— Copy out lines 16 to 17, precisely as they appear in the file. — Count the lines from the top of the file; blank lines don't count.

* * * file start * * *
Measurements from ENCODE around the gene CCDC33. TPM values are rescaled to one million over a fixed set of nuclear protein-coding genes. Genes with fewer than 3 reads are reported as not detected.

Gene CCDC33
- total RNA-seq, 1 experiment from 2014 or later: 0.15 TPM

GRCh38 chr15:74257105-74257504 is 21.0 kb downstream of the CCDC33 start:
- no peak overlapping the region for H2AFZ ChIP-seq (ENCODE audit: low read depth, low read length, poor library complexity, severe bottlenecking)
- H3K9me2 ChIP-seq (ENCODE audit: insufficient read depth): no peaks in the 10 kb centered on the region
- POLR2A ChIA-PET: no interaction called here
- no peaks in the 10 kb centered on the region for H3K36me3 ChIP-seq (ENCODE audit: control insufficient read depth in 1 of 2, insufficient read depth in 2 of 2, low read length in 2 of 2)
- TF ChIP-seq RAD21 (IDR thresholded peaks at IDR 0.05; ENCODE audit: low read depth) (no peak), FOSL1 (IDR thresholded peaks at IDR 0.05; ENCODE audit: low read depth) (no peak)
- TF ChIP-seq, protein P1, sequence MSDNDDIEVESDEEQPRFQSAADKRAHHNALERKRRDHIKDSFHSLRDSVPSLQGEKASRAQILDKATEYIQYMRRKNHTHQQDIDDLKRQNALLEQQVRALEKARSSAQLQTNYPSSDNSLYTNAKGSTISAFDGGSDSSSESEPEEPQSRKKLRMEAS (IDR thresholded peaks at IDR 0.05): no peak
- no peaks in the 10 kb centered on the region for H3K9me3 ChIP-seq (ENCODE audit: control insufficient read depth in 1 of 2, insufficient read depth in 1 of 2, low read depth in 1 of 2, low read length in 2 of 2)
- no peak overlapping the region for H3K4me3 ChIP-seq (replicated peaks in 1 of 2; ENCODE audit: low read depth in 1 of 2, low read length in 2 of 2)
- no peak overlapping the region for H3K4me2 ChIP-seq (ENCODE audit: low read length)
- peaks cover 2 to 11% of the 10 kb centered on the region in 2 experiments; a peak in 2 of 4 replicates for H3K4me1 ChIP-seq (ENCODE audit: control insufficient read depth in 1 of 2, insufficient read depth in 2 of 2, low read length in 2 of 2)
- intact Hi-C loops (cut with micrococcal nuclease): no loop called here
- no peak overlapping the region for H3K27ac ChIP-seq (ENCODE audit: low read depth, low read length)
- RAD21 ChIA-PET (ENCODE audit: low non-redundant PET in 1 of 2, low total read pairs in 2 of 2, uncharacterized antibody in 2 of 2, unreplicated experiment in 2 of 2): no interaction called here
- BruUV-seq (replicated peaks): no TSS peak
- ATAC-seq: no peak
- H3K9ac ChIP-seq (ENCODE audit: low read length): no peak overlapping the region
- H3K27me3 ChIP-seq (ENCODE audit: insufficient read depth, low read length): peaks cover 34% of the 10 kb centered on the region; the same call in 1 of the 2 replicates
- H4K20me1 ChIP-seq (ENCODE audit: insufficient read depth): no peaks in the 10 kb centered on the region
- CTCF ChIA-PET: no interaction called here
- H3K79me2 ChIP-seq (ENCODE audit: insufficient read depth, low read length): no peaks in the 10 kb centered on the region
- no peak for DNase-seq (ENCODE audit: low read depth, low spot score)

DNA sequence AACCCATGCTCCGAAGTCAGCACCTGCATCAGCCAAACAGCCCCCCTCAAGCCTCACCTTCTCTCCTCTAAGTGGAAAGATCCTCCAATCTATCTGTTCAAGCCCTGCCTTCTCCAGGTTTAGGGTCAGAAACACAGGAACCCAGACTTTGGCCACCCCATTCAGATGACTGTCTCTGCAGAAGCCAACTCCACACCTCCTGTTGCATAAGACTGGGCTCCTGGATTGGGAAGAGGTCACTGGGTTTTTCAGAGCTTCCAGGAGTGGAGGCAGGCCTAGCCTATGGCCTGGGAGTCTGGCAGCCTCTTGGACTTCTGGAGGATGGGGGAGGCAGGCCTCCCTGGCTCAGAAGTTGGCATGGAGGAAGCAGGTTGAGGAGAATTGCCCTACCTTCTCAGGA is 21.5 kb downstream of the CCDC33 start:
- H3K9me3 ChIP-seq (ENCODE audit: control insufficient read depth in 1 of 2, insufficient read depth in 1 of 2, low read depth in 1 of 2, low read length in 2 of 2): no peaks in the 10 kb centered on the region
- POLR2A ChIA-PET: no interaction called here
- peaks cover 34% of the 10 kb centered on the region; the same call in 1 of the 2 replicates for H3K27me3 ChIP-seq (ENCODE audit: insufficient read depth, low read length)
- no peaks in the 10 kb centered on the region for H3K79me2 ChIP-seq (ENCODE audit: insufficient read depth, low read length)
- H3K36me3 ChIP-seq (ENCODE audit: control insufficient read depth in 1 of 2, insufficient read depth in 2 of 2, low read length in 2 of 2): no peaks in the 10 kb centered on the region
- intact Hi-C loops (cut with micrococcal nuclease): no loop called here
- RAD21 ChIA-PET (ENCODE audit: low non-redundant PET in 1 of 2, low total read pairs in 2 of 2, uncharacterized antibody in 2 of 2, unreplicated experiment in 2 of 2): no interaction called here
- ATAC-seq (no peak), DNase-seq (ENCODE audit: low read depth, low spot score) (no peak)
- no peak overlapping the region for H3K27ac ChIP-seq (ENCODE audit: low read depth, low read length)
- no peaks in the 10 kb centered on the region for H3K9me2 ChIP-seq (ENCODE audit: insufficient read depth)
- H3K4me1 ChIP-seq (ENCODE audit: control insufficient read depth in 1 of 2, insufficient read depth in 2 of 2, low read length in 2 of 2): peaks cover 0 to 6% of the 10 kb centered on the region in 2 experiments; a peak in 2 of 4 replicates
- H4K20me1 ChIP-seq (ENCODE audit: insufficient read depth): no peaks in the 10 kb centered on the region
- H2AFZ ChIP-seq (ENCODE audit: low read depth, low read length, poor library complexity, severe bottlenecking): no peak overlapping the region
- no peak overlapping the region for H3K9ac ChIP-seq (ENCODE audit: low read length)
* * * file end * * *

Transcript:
- no peak overlapping the region for H3K27ac ChIP-seq (ENCODE audit: low read depth, low read length)
- RAD21 ChIA-PET (ENCODE audit: low non-redundant PET in 1 of 2, low total read pairs in 2 of 2, uncharacterized antibody in 2 of 2, unreplicated experiment in 2 of 2): no interaction called here